Role of Religion and Tradition: The Hijra Community and Bisexuality in Hinduism

In India today, there are some who believe that homosexuality is an abnormal behaviour and therefore should not be supported. In 2013, after the Supreme Court of India ruled to reinstate section 377, criminalizing homosexuality, the BJP (Bharatiya Janta Party: the Hindu nationalist political party who are currently in power) chief, Rajnath Singh stated, “Gay sex is not natural and we cannot support something which is unnatural” (TNN, 2013). Many within Indian society view homosexuality as mentally abnormal, and morally wrong (Singh, 2016). As the “issue” of homosexuality is framed in medical or psychiatric terms, it leaves room for corrective therapy programs to be used, in order to “cure” homosexual behaviour. Section 377 has existed for a long time within Indian history, and continues to have adverse effects on the LGBTQ community in the country.

However, Indian society has strong historical roots prior to colonialism, so how was homosexuality viewed at this time, and is there a disconnect or change in Indian thought or law pre- versus post-colonialism? Some scholars claim that, the homophobia we see in India today did not originate from Indian civilizations, instead was due to the adoption of colonial laws, such as s.377 (Hurteau, 2013: 18). But what is interesting is the role of religion within the “Indian” concept of homosexuality; specifically in regards to, the gender variant Hijra community, and “bisexual transformations” of gods within Hindu epics.

Hijras are considered to be the “third gender” of India, as they are said to be neither man nor woman. They are biologically men, who dress in female clothing, through which some abandon sexual desire by undergoing gentile emasculation (Reddy, 2005). When questioned about why Hijras go through this procedure hijras state:

“There was ones a king who asked a hijra to show him her power. The hijra clapped her hands three times and immediately the door of the palace opened automatically, without anyone touching it. Then the king said, “Show me your power in some other way.” By the side of the road there was a thorny cactus. The hijra just took the thorn of the cactus and emasculated himself. He showed the king that he had the power. The hijra just stood there with blood oozing out and raised his hands with his penis in it, then the king realized the power of the hijras” (Nanda, 1999: 24).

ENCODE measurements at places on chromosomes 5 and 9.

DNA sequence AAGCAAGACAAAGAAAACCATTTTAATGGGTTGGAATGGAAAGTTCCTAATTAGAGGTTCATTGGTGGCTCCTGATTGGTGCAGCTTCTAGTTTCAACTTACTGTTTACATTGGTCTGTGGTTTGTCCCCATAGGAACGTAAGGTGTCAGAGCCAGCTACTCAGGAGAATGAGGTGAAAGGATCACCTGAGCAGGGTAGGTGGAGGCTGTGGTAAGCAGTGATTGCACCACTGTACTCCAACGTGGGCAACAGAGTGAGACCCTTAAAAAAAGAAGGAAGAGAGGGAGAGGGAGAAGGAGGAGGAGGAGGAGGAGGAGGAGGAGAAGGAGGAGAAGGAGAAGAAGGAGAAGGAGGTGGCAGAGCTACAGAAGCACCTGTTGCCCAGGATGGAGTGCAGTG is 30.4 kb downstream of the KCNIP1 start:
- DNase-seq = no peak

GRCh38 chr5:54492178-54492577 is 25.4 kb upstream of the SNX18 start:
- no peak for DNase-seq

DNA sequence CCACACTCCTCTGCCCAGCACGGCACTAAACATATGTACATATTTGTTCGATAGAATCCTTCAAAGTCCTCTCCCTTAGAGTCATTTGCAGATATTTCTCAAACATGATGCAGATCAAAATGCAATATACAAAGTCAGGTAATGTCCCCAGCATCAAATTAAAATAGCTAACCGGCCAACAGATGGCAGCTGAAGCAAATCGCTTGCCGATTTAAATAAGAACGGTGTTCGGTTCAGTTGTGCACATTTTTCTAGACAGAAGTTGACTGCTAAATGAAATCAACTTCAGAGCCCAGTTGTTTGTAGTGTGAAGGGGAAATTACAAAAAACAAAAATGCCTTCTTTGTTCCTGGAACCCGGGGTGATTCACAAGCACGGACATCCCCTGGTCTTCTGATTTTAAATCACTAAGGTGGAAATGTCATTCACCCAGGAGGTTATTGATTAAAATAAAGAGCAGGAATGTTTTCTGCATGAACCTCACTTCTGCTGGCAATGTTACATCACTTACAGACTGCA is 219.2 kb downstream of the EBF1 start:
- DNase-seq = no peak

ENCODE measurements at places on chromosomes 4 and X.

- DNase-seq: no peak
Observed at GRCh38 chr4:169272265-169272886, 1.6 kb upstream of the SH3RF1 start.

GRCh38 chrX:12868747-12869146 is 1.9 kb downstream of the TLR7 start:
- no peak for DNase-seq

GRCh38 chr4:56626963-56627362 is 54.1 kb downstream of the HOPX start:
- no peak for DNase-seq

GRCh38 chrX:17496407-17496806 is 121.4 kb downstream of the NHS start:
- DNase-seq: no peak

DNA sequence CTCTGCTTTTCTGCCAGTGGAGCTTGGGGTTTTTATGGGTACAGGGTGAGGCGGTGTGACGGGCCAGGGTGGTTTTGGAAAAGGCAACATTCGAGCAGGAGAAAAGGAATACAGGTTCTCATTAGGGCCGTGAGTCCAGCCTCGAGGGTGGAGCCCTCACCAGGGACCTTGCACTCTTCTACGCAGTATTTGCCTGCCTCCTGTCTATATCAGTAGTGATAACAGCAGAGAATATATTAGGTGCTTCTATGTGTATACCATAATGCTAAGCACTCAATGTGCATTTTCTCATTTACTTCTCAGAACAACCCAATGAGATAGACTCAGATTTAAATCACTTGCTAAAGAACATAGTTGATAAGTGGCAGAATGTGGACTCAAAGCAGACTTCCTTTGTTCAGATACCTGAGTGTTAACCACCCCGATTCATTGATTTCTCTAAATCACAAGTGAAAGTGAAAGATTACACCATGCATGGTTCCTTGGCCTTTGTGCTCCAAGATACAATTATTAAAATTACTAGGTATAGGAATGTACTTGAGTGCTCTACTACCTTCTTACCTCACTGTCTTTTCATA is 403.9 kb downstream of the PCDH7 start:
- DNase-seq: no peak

This story shows the powerful connection that Hijra community has to traditional Indian culture, and the respect they should receive through their power in society. The procedure of genital emasculation is connected to the goddess Bedhraj Mata, also known as Bachuchara Mata (translated as Mother Goddess) (Reddy, 2005: 2). Bachuchara Mata is a key icon of devotion for the hijras, who are often present in temples that worship her, acting as servants of the gods and to bless worshippers that visit (Nanda, 1999: 25).  Bachuchara Mata is connected to male impotency, which has significant relations to the hijra community. The goddess is said to appear in the dreams of impotent men to encourage them to conduct genital emasculation, dress in female clothing, and act as her servant (Nanda, 1999: 25).

There is also a strong religious component to the behaviours of the Hijra community. The community believes that they possess the power to grant fertility to newlyweds and newborns. This speaks to the traditional and ritualistic role of hijras within society, as they are often seen giving their blessings, and performing during weddings and other auspicious events (Reddy, 2005). Many often see hijras on the streets of cities, where they clap their hands, begging for money; if you don’t give them any money they would put a curse on your life, and if you do they give you their blessing. Many within Indian society believe in this power. The power is said to emerge from the ritual of emasculation (Nanda, 1999). The power to bless and curse also comes from one of the most prominent gods in Hinduism, Krishna. The story states that Krishna transforms into a woman to defeat the demon Araka. As Araka gains strength from his chastity, in order to weaken him, Krishna transforms as a beautiful woman and marries the demon. Three days after the marriage a battle breaks out through which Krishna kills Araka and reveals himself (Doniger, 1999: 265). As Krishna reveals himself to the other gods he states “there will be more like me, neither man nor woman, and whatever words come from the mouths of these people, whether good [blessing] or bad [curses] will come true” (Doniger, 1999, p.265).